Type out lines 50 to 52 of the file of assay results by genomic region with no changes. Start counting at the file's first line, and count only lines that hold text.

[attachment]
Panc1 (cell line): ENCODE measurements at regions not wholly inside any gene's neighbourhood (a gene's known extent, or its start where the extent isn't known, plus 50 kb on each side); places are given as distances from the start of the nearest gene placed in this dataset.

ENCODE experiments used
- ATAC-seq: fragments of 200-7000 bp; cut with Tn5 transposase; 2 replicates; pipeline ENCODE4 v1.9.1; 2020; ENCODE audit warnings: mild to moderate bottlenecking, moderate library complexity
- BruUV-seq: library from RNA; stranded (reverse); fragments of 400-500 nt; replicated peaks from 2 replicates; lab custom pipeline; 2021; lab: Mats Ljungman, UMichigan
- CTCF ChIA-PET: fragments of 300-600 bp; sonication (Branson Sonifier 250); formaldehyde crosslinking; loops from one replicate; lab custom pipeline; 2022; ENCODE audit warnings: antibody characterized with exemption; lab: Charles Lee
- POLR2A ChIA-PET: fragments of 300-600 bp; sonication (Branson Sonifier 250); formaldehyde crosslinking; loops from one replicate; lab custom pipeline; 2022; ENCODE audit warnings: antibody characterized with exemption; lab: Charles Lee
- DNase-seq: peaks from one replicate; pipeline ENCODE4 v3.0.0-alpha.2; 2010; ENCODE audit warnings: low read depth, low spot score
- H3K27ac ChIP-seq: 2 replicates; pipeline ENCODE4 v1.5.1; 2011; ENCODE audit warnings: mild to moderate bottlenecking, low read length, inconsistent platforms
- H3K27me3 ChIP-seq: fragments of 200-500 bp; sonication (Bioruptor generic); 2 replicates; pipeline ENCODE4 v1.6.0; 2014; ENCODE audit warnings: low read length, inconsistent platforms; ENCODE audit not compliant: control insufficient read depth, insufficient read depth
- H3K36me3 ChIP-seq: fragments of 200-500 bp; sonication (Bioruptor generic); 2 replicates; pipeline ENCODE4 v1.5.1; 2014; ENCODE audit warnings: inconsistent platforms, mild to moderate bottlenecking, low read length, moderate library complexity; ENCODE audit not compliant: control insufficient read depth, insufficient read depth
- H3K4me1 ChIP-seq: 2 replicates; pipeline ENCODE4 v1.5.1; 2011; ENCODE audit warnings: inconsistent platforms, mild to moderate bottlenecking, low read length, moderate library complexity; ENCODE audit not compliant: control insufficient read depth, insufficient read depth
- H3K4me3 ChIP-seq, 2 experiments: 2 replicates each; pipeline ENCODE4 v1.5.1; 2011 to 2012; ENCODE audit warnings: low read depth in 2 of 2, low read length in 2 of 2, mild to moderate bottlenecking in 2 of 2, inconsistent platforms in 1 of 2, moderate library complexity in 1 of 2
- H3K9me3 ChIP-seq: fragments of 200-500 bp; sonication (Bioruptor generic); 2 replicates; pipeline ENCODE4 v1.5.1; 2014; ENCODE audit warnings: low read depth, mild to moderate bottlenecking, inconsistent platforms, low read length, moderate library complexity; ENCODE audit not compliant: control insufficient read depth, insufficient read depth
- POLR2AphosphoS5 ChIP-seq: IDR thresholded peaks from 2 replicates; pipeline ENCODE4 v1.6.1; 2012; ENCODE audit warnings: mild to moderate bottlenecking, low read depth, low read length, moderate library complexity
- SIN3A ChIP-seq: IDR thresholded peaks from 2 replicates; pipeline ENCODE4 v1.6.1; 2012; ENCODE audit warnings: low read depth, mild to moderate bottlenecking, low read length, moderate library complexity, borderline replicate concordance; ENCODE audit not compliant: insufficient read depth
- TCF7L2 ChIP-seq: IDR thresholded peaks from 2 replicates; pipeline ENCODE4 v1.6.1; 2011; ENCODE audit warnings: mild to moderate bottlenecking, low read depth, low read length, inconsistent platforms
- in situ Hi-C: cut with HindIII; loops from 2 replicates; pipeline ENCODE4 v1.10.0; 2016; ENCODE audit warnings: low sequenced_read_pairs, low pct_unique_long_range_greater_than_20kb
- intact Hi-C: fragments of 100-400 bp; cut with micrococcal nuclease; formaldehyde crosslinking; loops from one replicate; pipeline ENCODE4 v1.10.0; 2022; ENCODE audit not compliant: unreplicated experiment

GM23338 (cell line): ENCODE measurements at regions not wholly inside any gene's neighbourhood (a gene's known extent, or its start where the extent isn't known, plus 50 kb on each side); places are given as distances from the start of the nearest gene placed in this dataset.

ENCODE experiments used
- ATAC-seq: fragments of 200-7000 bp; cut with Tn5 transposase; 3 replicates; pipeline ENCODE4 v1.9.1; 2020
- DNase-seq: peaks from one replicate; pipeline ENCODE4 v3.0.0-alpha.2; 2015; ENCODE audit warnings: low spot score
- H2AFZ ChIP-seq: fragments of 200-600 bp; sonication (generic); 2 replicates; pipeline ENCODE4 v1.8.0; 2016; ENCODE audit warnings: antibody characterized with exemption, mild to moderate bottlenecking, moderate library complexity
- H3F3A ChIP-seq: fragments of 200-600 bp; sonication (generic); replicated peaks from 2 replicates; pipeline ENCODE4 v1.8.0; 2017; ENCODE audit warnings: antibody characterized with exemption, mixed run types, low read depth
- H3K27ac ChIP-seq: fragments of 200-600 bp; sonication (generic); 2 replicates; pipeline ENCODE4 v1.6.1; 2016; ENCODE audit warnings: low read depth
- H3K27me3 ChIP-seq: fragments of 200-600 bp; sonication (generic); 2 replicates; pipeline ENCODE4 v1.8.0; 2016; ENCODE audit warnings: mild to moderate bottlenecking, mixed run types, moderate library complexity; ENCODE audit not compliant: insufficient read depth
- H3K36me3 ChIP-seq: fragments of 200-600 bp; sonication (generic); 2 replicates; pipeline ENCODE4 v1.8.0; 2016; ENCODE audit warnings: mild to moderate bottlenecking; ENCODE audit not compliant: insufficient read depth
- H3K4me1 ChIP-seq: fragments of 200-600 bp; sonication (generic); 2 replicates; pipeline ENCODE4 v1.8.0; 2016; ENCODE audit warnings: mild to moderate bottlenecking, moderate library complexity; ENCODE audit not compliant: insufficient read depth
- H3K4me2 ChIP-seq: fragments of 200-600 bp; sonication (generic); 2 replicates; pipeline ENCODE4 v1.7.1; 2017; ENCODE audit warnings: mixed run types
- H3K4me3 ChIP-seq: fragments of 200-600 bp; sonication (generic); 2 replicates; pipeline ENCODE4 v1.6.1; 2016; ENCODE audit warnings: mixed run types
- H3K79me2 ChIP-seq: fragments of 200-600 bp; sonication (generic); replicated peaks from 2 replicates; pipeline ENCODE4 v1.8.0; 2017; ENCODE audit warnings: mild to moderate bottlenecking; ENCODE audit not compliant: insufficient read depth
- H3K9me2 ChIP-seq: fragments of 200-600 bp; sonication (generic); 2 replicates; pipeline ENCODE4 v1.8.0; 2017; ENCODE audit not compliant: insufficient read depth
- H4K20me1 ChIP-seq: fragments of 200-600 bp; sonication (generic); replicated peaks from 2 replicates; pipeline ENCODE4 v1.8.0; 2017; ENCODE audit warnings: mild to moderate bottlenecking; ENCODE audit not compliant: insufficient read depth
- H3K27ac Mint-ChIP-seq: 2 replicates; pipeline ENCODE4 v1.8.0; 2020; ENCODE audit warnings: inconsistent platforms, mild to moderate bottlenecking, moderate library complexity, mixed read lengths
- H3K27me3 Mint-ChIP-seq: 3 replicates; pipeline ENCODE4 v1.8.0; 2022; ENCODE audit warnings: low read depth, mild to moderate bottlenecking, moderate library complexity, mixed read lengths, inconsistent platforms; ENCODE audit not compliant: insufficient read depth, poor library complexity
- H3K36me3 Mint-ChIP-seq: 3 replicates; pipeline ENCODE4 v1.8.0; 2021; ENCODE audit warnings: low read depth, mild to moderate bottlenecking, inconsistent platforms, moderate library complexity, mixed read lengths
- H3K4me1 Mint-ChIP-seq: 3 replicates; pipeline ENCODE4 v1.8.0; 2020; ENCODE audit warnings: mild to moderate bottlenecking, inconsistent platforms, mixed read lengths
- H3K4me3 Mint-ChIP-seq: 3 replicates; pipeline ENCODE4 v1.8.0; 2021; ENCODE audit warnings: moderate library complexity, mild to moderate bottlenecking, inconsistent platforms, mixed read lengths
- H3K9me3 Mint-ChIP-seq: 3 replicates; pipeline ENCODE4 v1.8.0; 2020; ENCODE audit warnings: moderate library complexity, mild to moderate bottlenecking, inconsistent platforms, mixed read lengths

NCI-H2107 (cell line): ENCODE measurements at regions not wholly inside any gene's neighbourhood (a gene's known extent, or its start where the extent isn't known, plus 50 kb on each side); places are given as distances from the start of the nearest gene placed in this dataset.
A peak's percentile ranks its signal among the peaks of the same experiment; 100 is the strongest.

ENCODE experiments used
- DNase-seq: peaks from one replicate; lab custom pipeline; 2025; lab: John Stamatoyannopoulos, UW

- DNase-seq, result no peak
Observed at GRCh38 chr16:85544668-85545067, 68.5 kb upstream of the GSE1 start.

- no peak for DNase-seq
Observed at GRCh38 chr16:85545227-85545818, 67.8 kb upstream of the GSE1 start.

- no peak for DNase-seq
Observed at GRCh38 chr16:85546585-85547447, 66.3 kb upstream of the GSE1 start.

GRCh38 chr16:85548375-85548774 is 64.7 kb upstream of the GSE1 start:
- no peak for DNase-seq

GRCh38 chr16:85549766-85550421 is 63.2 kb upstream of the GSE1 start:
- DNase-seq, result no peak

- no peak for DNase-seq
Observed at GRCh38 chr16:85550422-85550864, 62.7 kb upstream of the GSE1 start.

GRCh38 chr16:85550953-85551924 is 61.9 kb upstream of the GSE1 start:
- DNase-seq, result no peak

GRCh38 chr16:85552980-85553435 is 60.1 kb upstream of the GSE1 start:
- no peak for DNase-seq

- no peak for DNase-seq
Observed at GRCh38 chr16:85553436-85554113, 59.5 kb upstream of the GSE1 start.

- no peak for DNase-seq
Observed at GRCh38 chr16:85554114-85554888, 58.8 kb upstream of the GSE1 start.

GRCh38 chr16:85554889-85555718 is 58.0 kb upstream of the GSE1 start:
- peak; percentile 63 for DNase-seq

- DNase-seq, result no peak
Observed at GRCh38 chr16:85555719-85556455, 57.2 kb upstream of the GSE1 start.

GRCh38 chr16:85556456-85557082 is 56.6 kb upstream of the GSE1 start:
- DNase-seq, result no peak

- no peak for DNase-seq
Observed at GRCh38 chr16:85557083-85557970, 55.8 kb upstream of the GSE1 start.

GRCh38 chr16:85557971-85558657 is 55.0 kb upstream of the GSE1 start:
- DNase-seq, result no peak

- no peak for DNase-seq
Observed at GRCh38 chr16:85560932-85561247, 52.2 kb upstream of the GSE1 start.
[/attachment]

GRCh38 chr16:85548375-85548774 is 64.7 kb upstream of the GSE1 start:
- no peak for DNase-seq

GRCh38 chr16:85549766-85550421 is 63.2 kb upstream of the GSE1 start: